Before Panorama airs at 7.30 tonight, after two delays, it might be worth looking at the background of MazHer Mahmood, aka the Fake Sheikh, at News of the World under the editorship of Rebekah Brooks, from early 2000 to early 2003.
One of the first things Brooks did as editor of Britain’s best selling paper was to recall Greg Miskiw from New York, where he had set up office, and form an Investigations Team that worked outside both the Features and News Desk. From various bits of evidence show the floating membership from 2000 onwards to consist of:
Neil Wallis has just responded to these new charges:
Neil Wallis (Photo credit: jon_cronshaw)
I’m devastated that more than 3 years after my initial arrest, this swingeing indiscriminate charge had been brought against me. My family and I have already paid a huge price for the police’s very public attention. Perhaps it is inevitable that after being such an outspoken critic of the collateral damage and pain caused by this needlessly vindictive and enormously costly investigation, the ire has been turned on me for something that occurred at NI of which I knew nothing and which I have always said was wrong Regrettably, legal reporting restrictions prevent me commenting further on this sad day.
On December 2013, the Metropolitan Police Service submitted evidence for charging advice to the CPS in relation to Operation Pinetree, an investigation into an alleged conspiracy to hack phone messages by journalists at the News of the World. Additional evidence in the case was provided in June 2014. The file asked for charging advice on eight suspects; all were formerly employed at the News of the World. On 16 July 2014, the CPS announced that six of those individuals would face no further action whilst the evidence in relation to two further suspects remained under review. That review has now concluded.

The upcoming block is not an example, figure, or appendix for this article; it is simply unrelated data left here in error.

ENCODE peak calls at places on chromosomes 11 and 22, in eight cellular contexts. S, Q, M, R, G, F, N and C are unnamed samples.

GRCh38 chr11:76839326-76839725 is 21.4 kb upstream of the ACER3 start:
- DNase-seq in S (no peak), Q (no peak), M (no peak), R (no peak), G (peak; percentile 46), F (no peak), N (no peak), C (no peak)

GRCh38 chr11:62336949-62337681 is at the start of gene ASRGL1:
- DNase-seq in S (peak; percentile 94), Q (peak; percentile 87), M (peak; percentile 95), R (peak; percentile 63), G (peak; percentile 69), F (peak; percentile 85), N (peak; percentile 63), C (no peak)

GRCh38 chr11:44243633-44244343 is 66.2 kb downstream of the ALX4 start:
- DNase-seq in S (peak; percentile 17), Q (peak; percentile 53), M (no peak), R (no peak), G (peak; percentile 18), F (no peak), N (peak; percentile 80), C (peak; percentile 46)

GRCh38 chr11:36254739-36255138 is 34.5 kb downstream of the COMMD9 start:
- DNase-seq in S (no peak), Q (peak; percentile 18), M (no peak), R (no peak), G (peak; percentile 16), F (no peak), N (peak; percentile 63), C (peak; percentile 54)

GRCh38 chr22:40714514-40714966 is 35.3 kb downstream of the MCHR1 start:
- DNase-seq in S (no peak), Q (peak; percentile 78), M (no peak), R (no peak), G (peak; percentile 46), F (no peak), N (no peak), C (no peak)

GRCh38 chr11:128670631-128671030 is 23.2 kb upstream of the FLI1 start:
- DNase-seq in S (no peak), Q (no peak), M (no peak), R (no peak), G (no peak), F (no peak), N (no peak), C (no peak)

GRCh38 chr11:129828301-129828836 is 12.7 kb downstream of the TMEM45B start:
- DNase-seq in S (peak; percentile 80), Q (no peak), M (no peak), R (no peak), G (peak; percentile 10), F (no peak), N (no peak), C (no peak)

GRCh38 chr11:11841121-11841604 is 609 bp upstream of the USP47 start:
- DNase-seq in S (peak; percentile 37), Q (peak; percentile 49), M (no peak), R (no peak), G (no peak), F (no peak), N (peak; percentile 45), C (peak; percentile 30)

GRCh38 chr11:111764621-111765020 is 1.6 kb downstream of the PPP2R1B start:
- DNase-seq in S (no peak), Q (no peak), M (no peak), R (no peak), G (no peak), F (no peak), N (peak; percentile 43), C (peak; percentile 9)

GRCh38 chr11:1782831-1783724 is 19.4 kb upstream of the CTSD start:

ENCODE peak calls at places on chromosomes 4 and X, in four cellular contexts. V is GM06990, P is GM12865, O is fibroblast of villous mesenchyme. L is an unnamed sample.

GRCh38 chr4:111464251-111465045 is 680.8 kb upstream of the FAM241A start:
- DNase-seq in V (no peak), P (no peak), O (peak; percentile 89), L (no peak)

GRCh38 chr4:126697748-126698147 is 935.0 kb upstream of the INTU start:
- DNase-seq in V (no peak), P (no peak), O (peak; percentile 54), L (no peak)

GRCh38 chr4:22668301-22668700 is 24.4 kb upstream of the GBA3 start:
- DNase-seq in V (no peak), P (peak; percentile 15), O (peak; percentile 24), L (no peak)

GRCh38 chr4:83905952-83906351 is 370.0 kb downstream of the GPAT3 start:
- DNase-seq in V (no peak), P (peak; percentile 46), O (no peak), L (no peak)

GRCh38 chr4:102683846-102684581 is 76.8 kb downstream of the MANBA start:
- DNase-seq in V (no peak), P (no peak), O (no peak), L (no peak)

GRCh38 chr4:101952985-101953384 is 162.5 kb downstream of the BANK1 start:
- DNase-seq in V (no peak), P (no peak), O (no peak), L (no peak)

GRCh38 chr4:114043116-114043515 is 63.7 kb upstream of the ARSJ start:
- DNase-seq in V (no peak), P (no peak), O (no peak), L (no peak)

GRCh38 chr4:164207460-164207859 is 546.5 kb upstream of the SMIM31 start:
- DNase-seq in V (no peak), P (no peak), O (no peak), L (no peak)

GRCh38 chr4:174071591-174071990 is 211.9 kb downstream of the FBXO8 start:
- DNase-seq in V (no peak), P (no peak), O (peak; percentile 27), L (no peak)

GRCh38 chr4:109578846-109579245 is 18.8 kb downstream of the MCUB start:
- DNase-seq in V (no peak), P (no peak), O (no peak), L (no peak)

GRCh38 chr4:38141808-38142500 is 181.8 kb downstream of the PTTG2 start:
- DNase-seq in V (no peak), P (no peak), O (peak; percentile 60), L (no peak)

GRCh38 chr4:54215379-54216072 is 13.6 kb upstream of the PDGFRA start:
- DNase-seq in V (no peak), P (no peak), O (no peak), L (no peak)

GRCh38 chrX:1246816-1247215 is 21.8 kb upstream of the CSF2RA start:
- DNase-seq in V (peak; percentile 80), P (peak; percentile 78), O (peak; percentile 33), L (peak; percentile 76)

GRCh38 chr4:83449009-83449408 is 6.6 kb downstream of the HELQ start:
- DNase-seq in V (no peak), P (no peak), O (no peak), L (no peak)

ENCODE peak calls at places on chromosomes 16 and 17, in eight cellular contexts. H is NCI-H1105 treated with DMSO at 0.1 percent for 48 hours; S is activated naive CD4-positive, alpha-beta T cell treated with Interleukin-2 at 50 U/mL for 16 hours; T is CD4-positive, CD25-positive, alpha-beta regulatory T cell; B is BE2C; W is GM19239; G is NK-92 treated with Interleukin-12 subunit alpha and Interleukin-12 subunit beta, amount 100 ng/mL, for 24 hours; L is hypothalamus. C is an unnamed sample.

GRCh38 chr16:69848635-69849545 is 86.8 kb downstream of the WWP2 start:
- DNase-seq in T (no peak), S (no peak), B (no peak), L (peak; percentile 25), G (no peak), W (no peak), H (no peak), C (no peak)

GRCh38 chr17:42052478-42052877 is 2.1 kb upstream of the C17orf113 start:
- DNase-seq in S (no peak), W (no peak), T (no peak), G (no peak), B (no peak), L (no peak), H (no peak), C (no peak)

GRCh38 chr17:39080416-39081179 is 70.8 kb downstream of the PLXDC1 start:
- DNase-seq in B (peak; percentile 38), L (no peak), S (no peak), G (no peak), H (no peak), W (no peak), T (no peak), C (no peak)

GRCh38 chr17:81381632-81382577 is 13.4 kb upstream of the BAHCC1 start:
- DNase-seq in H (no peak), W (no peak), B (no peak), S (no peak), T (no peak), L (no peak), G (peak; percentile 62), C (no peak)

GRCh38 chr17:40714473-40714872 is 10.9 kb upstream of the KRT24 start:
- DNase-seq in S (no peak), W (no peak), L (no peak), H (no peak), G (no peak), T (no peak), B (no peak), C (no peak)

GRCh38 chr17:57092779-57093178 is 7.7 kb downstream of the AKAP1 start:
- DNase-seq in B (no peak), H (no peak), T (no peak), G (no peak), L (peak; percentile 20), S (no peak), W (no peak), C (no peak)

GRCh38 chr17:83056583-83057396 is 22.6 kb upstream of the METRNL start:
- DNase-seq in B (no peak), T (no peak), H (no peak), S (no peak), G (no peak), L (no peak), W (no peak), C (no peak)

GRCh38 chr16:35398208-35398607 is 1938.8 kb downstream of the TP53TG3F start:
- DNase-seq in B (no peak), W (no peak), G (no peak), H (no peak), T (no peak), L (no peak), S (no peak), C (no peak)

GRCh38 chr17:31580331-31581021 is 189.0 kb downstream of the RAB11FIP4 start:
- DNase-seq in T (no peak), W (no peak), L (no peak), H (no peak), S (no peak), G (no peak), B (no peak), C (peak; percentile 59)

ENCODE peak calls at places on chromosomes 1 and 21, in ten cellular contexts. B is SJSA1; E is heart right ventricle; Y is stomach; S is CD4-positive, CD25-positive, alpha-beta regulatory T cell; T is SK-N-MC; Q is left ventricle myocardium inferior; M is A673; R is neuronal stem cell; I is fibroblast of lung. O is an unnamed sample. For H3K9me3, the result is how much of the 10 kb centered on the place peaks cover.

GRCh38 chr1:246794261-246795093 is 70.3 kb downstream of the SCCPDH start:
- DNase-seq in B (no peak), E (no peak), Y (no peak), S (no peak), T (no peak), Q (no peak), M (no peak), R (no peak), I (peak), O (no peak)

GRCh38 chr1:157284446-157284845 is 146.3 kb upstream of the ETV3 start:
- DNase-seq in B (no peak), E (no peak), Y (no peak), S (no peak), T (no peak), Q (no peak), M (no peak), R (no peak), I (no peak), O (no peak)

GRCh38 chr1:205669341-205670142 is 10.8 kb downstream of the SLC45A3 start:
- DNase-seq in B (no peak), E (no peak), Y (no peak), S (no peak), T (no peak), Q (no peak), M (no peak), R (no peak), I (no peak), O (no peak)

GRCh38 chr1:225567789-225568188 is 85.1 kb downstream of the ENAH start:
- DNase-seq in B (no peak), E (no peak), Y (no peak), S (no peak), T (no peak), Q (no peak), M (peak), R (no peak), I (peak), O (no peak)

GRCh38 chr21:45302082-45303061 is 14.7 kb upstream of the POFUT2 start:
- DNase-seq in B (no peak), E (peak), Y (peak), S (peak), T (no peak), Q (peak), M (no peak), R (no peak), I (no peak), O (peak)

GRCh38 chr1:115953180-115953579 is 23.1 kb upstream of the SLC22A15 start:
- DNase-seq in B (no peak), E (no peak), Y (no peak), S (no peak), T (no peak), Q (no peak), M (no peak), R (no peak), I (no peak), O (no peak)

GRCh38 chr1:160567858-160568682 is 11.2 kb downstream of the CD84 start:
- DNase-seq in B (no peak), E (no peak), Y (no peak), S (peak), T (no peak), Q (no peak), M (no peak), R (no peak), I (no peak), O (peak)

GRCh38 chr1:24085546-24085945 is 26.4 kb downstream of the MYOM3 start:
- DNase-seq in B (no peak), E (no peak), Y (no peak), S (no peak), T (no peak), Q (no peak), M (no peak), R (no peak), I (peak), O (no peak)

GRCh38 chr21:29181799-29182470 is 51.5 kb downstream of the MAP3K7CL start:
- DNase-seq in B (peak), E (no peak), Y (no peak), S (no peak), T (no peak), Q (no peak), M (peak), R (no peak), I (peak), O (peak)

In response to the advance media storm last night (before the trial had closed) the CPS have released the following statement
“This case was not about whether phone hacking took place or whether public officials were paid for information; there are a significant number of recent convictions which show that both did happen.
“This has been a lengthy and complex trial which was required to explore a culture of invading privacy. Despite a number of applications by the defence to have the case thrown out the Judge agreed that the evidence was sufficient for consideration by the jury.
“The jury has found that Andy Coulson, former editor of a national newspaper, conspired with others to hack phones. Others who have admitted their role in this illegal practice – Greg Miskiw, Neville Thurlbeck, James Weatherup, Glenn Mulcaire and Dan Evans – all now face sentencing for phone hacking.
“We respect the verdicts and will inform the court on Monday of our decision on whether to retry the outstanding counts.
“As closely linked criminal proceedings are underway, I have nothing further to add at this time.”
As Claire Pollard, who usually storifies my tweets, is away for a couple of days, I am reproducing, with kind permission of Rosie Robertson, today’s entry in her excellent Press Reform blog. I don’t think the evidence today from former NOTW Royal Correspondent Clive Goodman needs much comment Continue reading →